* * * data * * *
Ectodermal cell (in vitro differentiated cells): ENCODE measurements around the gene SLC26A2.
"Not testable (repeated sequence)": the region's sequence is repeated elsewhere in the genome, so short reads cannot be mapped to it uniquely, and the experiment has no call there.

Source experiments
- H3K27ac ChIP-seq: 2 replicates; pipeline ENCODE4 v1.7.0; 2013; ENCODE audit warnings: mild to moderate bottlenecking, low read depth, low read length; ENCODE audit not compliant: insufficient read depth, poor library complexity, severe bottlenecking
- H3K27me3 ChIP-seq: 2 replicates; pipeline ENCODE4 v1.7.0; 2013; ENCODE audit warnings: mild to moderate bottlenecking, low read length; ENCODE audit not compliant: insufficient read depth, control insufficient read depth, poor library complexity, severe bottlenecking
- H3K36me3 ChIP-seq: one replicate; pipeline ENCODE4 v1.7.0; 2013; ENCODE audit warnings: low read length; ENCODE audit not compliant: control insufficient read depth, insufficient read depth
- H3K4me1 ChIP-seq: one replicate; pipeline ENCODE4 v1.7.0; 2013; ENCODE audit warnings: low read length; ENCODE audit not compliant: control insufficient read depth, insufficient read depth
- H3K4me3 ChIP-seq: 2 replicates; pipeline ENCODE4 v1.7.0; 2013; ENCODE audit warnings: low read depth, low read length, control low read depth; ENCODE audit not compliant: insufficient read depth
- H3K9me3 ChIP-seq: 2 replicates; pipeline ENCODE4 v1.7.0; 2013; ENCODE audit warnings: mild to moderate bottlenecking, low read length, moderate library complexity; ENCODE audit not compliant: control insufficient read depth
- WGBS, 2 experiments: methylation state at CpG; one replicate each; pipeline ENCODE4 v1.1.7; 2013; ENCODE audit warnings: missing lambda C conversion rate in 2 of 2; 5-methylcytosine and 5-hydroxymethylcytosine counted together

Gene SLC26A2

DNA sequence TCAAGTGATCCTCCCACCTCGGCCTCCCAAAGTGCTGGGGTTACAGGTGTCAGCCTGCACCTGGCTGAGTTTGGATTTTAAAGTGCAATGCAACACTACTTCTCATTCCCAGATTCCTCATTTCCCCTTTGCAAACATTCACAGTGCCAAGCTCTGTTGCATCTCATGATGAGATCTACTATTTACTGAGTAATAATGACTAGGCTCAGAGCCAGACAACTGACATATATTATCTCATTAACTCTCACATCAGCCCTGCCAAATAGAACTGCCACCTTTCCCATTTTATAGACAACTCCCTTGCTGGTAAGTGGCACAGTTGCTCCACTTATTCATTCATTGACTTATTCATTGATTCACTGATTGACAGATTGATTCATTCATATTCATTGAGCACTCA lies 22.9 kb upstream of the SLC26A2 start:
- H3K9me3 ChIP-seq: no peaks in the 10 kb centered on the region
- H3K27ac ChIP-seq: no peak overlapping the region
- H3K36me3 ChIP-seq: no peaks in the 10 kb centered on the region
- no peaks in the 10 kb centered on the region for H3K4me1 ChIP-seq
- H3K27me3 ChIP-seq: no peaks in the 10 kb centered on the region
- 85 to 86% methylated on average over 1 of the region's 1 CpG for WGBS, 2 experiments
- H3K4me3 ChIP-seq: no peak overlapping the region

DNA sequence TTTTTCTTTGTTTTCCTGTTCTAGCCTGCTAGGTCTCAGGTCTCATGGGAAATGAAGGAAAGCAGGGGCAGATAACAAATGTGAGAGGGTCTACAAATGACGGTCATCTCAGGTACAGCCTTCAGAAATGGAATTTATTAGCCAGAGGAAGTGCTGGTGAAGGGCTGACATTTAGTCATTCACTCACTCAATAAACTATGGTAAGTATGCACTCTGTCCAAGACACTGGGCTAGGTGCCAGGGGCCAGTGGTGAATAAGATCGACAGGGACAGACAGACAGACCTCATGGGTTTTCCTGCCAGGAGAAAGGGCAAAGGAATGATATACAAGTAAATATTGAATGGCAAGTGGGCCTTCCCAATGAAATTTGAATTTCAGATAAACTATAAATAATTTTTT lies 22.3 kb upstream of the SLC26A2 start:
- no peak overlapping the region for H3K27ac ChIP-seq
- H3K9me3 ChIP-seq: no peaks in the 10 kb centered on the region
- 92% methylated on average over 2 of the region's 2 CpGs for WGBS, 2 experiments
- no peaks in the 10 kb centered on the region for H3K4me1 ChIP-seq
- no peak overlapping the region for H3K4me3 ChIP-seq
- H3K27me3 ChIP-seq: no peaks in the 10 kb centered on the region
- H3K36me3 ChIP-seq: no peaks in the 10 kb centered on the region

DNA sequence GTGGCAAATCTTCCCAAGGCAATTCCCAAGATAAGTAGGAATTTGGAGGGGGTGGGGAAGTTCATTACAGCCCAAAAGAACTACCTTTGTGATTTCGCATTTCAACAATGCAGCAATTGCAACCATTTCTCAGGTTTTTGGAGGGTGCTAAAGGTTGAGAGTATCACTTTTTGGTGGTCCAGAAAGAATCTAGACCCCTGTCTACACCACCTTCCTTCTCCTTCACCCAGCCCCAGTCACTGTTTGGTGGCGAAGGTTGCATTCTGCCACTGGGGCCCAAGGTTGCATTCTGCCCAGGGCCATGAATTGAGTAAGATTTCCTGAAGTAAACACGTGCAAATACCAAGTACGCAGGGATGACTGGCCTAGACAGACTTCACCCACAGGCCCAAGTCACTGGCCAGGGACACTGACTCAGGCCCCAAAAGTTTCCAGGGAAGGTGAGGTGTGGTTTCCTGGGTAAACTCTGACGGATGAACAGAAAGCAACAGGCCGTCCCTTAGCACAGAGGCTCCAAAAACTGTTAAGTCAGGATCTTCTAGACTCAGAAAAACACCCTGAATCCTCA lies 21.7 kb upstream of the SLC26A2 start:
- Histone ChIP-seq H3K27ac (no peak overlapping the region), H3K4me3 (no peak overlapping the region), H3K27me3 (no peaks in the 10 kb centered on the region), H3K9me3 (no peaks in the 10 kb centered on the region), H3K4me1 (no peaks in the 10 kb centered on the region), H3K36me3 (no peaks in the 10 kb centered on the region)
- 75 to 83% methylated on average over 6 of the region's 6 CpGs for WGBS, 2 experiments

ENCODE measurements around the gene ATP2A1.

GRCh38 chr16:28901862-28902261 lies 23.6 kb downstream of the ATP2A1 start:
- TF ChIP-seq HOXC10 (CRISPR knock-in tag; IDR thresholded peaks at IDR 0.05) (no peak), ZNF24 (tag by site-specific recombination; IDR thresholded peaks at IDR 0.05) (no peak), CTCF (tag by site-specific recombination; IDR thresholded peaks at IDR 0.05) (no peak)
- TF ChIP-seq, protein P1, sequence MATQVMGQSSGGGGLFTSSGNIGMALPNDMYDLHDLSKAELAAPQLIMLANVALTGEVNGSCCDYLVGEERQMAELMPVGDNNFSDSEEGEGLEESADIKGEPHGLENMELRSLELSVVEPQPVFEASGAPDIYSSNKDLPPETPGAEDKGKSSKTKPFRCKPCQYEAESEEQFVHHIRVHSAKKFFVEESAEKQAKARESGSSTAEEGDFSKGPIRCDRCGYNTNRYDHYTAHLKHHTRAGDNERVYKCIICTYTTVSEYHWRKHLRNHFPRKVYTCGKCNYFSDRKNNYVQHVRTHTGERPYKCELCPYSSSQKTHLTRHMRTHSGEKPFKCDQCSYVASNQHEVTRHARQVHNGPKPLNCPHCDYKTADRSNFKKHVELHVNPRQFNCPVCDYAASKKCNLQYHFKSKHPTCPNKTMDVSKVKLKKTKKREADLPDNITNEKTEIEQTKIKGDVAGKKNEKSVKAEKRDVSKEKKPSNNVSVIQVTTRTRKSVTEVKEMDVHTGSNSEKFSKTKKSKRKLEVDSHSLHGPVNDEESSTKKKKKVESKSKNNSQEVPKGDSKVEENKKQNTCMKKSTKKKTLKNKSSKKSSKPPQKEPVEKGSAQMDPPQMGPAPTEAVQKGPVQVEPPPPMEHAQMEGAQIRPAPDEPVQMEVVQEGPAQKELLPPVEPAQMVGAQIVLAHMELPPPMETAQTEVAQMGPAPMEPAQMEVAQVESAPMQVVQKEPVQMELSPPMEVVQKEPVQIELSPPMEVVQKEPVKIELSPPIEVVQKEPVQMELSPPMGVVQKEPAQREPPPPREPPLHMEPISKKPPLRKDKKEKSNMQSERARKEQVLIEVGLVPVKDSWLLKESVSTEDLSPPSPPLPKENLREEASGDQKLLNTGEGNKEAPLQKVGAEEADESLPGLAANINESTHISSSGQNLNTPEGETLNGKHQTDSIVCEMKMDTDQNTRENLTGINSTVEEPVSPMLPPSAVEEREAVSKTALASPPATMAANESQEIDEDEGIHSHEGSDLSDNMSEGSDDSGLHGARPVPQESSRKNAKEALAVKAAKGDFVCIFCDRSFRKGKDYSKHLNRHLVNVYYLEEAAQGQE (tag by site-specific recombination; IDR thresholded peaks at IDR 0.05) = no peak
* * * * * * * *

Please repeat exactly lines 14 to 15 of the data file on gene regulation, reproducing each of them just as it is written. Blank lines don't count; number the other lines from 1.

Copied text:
- H3K27ac ChIP-seq: no peak overlapping the region
- H3K36me3 ChIP-seq: no peaks in the 10 kb centered on the region